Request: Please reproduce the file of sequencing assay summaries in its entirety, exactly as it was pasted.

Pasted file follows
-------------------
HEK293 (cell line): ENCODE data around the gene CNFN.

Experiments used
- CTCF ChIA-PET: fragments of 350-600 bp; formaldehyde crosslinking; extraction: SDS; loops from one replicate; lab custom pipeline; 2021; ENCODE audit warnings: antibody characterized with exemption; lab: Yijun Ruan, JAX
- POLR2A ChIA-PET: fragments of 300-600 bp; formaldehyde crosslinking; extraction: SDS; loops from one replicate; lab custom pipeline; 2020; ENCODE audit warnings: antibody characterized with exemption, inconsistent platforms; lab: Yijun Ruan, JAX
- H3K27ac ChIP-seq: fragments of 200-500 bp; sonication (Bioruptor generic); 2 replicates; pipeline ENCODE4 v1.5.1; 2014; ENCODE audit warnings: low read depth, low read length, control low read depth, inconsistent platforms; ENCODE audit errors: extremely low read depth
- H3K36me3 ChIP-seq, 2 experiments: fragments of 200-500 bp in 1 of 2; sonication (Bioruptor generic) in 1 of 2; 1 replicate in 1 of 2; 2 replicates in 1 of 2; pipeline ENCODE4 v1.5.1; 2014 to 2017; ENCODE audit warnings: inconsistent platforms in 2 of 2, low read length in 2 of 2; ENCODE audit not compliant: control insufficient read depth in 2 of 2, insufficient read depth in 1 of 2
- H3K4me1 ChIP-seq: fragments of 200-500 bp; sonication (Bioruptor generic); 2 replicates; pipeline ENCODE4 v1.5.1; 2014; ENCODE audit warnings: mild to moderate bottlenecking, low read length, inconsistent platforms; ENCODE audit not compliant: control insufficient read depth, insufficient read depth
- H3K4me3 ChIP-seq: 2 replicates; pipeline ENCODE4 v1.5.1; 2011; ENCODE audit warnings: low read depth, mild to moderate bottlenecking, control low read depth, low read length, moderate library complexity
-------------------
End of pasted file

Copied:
HEK293 (cell line): ENCODE data around the gene CNFN.

Experiments used
- CTCF ChIA-PET: fragments of 350-600 bp; formaldehyde crosslinking; extraction: SDS; loops from one replicate; lab custom pipeline; 2021; ENCODE audit warnings: antibody characterized with exemption; lab: Yijun Ruan, JAX
- POLR2A ChIA-PET: fragments of 300-600 bp; formaldehyde crosslinking; extraction: SDS; loops from one replicate; lab custom pipeline; 2020; ENCODE audit warnings: antibody characterized with exemption, inconsistent platforms; lab: Yijun Ruan, JAX
- H3K27ac ChIP-seq: fragments of 200-500 bp; sonication (Bioruptor generic); 2 replicates; pipeline ENCODE4 v1.5.1; 2014; ENCODE audit warnings: low read depth, low read length, control low read depth, inconsistent platforms; ENCODE audit errors: extremely low read depth
- H3K36me3 ChIP-seq, 2 experiments: fragments of 200-500 bp in 1 of 2; sonication (Bioruptor generic) in 1 of 2; 1 replicate in 1 of 2; 2 replicates in 1 of 2; pipeline ENCODE4 v1.5.1; 2014 to 2017; ENCODE audit warnings: inconsistent platforms in 2 of 2, low read length in 2 of 2; ENCODE audit not compliant: control insufficient read depth in 2 of 2, insufficient read depth in 1 of 2
- H3K4me1 ChIP-seq: fragments of 200-500 bp; sonication (Bioruptor generic); 2 replicates; pipeline ENCODE4 v1.5.1; 2014; ENCODE audit warnings: mild to moderate bottlenecking, low read length, inconsistent platforms; ENCODE audit not compliant: control insufficient read depth, insufficient read depth
- H3K4me3 ChIP-seq: 2 replicates; pipeline ENCODE4 v1.5.1; 2011; ENCODE audit warnings: low read depth, mild to moderate bottlenecking, control low read depth, low read length, moderate library complexity